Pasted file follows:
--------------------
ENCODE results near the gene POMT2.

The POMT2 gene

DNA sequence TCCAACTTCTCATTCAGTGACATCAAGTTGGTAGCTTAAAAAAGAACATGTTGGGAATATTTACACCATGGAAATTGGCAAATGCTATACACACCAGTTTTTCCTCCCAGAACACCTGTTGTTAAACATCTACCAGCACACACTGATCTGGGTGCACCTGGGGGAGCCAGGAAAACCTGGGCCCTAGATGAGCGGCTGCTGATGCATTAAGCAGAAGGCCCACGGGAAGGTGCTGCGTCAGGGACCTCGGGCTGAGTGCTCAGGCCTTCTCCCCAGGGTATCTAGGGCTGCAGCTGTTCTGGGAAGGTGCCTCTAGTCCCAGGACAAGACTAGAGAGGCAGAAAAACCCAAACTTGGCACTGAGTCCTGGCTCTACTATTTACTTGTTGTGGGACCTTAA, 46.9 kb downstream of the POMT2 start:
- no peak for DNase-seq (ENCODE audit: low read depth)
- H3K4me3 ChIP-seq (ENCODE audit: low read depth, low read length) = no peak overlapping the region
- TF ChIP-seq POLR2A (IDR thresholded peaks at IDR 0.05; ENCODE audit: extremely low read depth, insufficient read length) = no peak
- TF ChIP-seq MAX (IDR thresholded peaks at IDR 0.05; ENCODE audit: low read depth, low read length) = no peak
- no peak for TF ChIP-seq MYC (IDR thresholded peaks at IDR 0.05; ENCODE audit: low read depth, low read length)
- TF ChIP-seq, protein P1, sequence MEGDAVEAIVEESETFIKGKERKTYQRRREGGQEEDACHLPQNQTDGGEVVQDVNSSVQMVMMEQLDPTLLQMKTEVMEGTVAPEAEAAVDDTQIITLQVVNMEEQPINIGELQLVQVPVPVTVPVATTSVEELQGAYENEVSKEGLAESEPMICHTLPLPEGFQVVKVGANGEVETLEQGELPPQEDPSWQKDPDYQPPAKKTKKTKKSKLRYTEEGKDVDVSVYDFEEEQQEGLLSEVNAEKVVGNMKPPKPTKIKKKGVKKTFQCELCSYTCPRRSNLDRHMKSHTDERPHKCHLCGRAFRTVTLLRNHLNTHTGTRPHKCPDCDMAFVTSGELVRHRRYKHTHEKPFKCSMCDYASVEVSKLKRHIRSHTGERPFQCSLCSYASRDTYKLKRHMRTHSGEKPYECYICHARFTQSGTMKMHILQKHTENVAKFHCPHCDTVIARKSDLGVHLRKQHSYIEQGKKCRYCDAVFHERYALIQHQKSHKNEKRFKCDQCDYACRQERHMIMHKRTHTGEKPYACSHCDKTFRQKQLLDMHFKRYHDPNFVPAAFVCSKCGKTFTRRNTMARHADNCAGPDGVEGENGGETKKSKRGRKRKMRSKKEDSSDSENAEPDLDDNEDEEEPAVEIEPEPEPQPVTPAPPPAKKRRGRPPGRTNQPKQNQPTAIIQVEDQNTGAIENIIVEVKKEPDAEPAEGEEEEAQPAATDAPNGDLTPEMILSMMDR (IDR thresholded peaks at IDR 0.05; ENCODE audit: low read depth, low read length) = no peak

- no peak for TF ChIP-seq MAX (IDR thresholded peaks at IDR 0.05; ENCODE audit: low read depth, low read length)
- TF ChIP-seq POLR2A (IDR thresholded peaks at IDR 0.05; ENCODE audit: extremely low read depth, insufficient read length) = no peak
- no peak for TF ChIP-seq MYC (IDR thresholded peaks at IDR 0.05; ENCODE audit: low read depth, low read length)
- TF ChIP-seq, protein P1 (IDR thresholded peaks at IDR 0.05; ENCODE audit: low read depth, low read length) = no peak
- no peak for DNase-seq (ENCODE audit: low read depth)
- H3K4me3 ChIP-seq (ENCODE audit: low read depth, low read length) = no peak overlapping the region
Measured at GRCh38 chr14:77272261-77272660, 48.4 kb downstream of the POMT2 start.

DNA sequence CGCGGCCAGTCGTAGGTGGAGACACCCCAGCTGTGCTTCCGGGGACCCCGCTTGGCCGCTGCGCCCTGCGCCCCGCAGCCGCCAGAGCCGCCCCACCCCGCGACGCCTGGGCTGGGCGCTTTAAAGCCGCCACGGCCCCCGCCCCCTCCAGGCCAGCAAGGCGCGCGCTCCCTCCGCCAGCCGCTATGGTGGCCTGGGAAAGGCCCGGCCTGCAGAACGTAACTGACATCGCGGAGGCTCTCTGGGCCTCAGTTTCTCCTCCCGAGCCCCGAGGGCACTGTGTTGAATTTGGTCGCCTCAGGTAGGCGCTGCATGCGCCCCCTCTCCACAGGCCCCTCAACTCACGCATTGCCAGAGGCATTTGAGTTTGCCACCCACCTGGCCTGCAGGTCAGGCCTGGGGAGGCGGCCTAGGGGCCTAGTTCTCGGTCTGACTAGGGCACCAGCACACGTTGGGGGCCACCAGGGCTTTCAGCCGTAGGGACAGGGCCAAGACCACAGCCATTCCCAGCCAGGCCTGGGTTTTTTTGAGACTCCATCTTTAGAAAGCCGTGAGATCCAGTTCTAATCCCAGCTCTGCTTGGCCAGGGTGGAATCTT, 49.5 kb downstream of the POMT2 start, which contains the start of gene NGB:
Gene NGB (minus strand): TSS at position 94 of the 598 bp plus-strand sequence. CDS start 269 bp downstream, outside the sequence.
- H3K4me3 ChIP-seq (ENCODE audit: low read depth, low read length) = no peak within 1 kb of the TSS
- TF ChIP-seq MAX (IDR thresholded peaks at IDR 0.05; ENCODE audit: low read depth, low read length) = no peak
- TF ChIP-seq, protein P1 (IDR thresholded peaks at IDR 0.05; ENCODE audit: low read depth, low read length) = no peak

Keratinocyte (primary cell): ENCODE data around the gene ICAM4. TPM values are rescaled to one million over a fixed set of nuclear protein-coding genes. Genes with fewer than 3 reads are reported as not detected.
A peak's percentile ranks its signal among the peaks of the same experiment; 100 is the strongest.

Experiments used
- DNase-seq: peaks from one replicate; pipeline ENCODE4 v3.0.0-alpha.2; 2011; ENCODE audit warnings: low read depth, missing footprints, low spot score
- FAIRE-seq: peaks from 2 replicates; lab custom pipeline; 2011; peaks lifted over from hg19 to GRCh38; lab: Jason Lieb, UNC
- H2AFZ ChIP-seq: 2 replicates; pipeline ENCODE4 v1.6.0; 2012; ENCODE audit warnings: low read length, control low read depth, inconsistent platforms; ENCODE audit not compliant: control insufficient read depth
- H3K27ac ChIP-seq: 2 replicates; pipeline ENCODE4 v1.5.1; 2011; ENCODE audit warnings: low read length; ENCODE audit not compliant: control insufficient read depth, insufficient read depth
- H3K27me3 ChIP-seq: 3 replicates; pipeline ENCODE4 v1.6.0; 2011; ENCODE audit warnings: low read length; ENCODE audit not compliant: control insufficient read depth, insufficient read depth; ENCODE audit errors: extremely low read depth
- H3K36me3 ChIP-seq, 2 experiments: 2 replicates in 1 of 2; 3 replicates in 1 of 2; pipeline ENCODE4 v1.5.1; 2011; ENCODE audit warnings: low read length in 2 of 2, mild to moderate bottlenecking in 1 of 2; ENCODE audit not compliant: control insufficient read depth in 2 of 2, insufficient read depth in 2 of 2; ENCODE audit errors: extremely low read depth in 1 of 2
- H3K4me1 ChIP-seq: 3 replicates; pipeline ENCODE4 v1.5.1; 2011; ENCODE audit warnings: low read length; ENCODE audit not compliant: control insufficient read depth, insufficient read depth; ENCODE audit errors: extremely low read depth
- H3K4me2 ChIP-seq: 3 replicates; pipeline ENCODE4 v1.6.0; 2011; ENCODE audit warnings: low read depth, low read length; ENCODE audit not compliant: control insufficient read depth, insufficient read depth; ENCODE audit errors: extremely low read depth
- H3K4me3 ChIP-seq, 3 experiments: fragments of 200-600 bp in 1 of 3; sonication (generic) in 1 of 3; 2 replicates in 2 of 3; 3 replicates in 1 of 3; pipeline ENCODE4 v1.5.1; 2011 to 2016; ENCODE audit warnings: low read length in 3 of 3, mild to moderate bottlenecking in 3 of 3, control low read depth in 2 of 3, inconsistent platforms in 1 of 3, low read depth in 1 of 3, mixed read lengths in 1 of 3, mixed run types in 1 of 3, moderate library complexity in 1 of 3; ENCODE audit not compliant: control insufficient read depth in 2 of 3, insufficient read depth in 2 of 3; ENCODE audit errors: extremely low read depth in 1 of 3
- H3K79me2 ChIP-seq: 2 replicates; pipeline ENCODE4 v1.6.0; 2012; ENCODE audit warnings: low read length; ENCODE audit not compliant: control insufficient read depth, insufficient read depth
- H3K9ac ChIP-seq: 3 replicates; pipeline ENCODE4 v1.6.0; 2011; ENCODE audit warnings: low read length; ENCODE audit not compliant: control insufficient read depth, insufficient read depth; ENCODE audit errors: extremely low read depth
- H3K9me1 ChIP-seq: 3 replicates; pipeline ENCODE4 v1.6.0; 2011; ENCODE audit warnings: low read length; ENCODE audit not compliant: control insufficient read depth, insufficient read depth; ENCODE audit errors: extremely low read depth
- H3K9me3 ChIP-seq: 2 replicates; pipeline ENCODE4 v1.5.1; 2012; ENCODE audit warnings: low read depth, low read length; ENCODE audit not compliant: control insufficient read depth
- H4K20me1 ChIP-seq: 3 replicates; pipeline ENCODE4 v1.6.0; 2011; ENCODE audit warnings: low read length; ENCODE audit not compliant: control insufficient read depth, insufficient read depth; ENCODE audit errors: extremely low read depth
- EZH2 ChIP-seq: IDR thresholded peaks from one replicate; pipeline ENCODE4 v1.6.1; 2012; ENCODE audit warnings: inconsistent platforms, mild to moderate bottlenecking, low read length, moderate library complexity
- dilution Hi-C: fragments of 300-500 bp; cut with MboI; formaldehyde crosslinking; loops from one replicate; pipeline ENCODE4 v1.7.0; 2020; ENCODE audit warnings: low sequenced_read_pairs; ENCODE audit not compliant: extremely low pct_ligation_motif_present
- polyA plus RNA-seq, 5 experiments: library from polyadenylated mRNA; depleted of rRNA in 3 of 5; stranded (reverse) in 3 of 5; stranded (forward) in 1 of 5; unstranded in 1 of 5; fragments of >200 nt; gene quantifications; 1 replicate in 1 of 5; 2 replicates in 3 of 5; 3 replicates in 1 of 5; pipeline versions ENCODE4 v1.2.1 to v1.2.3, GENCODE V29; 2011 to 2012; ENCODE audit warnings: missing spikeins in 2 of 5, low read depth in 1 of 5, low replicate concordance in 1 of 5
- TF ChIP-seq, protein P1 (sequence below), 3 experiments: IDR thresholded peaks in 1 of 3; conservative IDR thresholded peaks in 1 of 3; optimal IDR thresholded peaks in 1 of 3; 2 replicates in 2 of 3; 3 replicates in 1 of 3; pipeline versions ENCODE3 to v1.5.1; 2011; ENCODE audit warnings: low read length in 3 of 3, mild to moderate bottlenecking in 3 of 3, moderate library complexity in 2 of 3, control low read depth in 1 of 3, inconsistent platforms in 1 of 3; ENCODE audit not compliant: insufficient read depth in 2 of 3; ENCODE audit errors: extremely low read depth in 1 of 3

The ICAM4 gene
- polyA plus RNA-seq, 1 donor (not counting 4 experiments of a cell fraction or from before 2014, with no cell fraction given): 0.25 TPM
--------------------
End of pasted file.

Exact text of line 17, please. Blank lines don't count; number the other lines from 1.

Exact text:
DNA sequence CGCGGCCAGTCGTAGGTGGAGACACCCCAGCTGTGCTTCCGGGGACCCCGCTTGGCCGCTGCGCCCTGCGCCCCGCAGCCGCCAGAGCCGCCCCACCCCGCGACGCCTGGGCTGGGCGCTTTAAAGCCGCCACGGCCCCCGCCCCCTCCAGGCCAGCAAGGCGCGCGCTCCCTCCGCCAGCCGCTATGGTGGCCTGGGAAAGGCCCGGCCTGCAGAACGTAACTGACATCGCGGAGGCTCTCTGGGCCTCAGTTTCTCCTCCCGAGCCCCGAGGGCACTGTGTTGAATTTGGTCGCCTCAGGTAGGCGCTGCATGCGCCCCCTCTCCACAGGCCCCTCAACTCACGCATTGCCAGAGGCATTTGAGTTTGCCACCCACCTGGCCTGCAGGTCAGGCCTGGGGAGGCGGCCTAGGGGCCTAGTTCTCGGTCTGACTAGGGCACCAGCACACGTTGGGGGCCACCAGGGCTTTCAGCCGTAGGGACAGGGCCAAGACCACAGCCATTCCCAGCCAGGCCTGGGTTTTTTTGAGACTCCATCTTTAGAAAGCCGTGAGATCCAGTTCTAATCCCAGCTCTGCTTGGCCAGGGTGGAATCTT, 49.5 kb downstream of the POMT2 start, which contains the start of gene NGB: